Westlake Soul by Rio Youers

westlake

With a premise like this, ‘Westlake Soul’ could be an absolute horror show, but Rio Youers’ skillful blend of liberating fantasy and harrowing reality manages not to fall into this trap; bittersweet, moving, quietly heartbreaking, definitely. A morbid geek show of suffering and tragedy, no. Bad things sometimes happen to good people; the peculiarly named Westlake Soul (former surfing champion and the son of aging hippies) is all too familiar with this. Like Shawn McDaniel, the protagonist of Terry Trueman’s ‘Stuck in Neutral,’ Westlake is trapped within his own body and rendered thoroughly unable to communicate.

While ‘Stuck in Neutral”s principal character suffered from debilitating Cerebral Palsy, Westlake is in a persistent vegetative state following a near-fatal surfing accident. A keen mind trapped within  a broken body, Westlake cannot convince anyone of his sentience. So when his grieving parents decide to disengage his feeding tube, Westlake must prepare for a slow, painful death by starvation while his parents, totally unaware of his cognizance, look on.

This all sounds terribly grim and depressing, but the subject matter is lightened somewhat by Westlake’s sense of humor and resilience concerning his mortality as well as his best-kept secret- Having had 100% of his mental capacity awakened by the accident, Westlake discovers the powers of astral projection and ESP, as well as an active fantasy life (?) where he plays the role of an able-bodied superhero battling the evil Doctor Quietus, the very personification of death.

In between astral projecting himself wherever he wants, carrying on long conversations with Hub, the family dog, and falling in love with his beautiful carer Yvette, Westlake watches as everyone he loves gives up believing in the possibility of his recovery. He is the ultimate passive observer- as inert and impotently defenseless as a lawn ornament, but mentally able and even capable of the most extraordinary power of all, finding humor and hope in his terrible situation.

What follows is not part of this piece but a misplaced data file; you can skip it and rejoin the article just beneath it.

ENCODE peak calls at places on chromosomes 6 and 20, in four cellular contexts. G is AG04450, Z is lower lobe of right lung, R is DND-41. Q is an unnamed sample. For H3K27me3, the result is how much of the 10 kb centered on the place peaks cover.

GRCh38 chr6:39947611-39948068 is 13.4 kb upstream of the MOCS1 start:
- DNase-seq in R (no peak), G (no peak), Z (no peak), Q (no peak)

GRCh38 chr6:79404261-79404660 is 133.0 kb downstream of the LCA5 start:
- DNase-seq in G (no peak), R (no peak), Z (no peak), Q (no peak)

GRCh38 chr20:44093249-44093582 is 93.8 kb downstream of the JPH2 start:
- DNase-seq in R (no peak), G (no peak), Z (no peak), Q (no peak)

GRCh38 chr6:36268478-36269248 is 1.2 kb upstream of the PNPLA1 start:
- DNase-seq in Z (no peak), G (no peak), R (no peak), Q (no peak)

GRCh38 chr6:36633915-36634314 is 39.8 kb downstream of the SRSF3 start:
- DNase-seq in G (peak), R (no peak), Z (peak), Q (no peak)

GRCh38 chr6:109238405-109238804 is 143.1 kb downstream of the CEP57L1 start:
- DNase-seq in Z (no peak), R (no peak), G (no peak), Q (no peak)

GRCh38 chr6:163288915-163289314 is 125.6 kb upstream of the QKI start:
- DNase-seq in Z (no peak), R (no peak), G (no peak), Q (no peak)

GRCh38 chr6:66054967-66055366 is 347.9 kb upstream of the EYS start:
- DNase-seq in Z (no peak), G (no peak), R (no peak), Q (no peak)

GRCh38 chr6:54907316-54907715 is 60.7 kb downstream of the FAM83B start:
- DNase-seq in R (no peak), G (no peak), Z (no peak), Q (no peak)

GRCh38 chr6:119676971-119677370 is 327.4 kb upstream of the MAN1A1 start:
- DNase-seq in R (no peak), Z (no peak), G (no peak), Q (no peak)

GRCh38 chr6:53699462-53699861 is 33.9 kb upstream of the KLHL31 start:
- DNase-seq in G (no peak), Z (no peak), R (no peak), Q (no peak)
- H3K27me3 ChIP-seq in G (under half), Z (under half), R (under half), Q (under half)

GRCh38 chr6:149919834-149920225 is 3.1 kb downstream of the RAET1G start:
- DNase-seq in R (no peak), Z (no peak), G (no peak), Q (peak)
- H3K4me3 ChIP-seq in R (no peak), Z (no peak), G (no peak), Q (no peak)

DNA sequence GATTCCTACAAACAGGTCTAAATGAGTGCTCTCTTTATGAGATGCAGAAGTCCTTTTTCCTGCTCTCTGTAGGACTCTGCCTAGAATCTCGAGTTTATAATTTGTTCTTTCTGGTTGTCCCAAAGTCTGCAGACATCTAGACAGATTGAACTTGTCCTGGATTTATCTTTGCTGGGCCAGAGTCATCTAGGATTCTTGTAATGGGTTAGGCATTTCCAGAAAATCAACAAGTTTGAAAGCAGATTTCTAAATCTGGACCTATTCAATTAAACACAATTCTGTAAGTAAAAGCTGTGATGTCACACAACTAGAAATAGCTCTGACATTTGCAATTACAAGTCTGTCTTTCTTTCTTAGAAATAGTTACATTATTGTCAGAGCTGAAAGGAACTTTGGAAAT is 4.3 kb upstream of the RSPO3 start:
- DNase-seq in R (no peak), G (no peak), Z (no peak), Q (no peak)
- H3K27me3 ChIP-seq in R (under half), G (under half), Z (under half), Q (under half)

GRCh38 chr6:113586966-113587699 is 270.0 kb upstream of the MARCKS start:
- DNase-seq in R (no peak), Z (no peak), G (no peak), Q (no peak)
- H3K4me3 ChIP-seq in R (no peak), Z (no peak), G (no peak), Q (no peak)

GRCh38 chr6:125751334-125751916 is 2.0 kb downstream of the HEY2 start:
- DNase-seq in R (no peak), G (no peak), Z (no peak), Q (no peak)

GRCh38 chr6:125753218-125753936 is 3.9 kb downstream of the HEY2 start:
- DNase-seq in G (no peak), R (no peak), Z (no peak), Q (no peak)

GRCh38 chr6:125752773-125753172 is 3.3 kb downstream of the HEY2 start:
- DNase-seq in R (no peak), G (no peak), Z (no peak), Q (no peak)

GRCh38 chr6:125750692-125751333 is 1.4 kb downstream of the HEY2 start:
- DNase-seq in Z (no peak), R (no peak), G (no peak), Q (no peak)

Sometimes Westlake’s character seems a bit glib and immature as well as overly sexual minded (you can astral project anywhere in the universe so you go to Angelina Jolie’s pad to watch her take a shower??) but we have to remember we are reading the narrative of a 21-year-old guy, one who just months ago was getting smashed at beach parties and nightclubs. The caretaker eroticism is a little icky (the protagonist yearning over his dream girl while she changes his diaper,) but it’s not as disturbing as Yvette’s apparent returning of his affections.

What was with that kiss? Yes, Westlake is sentient and fully willing, but Yvette has no way of knowing that. While Westlake was enthusing about how awesome the kiss was, I kept thinking “she kissed a diaper-clad vegetable? With tongue?” Good luck finding a novel where a male caretaker smooches (i.e. molests) a female patient in a persistent vegetative state. On the other hand, the author does an amazing job of balancing the fantasy elements (Doctor Quietus and Westlake’s special powers) with the heartrending family drama and emotional significance of the family’s final decision.

I’m not ashamed to admit I teared up twice during this novel’s touching passages regarding love and mortality. When you think about it, Westlake’s a pretty profound guy, albeit young and rather immature in some respects. “Westlake Soul” has been described as a superhero book, but to call it a comic book-esque novel would be to misrepresent it, as well as it’s considerable depth. “…Soul” is less of a book about heroes, super or otherwise, and more a book about life- the unfairness of it, but also the beauty, the wonder, and the gift of being human. Westlake reminds us how tenuous our fragile grip on life is, and how we can’t take that fragility for granted. And he makes you laugh as well. That perhaps, is the greatest gift he imparts.

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